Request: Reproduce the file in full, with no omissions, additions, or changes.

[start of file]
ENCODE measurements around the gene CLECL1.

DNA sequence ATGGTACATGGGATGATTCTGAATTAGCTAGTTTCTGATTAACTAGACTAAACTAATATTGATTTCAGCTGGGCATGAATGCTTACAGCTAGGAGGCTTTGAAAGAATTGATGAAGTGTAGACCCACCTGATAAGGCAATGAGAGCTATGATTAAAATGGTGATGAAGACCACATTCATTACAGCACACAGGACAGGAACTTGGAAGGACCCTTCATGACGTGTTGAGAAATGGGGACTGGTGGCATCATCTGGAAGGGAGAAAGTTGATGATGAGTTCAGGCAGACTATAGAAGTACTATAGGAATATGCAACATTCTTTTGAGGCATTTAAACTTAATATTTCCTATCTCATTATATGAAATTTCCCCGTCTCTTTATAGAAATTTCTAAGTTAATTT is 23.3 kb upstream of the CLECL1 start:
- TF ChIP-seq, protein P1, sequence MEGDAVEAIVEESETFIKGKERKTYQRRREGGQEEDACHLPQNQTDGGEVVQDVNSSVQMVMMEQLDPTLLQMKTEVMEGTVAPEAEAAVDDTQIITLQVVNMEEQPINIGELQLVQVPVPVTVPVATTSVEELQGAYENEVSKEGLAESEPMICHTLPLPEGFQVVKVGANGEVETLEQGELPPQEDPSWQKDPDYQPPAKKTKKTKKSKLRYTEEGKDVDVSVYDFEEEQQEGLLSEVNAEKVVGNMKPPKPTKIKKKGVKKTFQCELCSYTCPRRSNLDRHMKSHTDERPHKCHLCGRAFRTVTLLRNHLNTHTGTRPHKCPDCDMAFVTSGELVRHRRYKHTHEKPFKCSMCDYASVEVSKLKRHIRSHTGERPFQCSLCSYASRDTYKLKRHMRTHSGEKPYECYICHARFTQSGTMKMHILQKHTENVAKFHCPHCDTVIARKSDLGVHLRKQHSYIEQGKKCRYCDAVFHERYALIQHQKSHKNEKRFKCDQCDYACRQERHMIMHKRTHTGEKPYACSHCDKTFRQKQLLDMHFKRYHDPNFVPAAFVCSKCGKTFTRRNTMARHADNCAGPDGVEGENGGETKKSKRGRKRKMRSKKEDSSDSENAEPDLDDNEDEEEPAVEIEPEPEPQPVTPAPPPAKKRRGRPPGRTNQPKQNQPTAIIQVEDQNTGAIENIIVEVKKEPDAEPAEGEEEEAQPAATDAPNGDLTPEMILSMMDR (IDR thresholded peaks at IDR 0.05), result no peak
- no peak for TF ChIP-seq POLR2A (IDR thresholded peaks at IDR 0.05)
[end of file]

ENCODE measurements around the gene CLECL1.

DNA sequence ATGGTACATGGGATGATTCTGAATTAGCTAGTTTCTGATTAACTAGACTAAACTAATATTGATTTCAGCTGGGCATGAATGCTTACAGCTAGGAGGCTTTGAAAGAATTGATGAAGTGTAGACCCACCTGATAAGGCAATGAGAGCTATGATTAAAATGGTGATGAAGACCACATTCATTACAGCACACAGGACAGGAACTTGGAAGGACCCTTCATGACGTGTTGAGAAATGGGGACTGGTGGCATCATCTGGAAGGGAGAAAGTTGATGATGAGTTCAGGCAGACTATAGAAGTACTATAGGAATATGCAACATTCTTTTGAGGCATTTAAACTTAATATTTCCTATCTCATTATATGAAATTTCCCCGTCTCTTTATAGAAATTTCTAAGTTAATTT is 23.3 kb upstream of the CLECL1 start:
- TF ChIP-seq, protein P1, sequence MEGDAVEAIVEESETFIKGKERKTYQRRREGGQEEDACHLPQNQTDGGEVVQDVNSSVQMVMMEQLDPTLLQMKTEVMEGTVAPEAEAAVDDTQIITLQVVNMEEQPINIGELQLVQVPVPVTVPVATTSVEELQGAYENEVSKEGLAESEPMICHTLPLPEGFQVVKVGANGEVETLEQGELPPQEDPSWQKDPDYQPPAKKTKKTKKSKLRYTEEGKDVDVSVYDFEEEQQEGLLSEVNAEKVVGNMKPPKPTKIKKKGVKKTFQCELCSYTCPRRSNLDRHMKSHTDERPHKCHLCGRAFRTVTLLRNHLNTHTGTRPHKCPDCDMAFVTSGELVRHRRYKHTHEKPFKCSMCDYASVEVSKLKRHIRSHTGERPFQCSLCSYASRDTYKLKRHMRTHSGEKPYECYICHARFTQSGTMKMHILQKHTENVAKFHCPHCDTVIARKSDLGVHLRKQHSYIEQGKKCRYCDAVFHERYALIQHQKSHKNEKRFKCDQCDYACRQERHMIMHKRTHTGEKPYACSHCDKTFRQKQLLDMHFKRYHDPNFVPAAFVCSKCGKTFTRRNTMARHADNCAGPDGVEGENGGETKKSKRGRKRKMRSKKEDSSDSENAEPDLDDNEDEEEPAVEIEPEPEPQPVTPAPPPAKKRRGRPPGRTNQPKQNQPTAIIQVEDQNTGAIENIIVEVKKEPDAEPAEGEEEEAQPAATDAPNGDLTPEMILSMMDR (IDR thresholded peaks at IDR 0.05), result no peak
- no peak for TF ChIP-seq POLR2A (IDR thresholded peaks at IDR 0.05)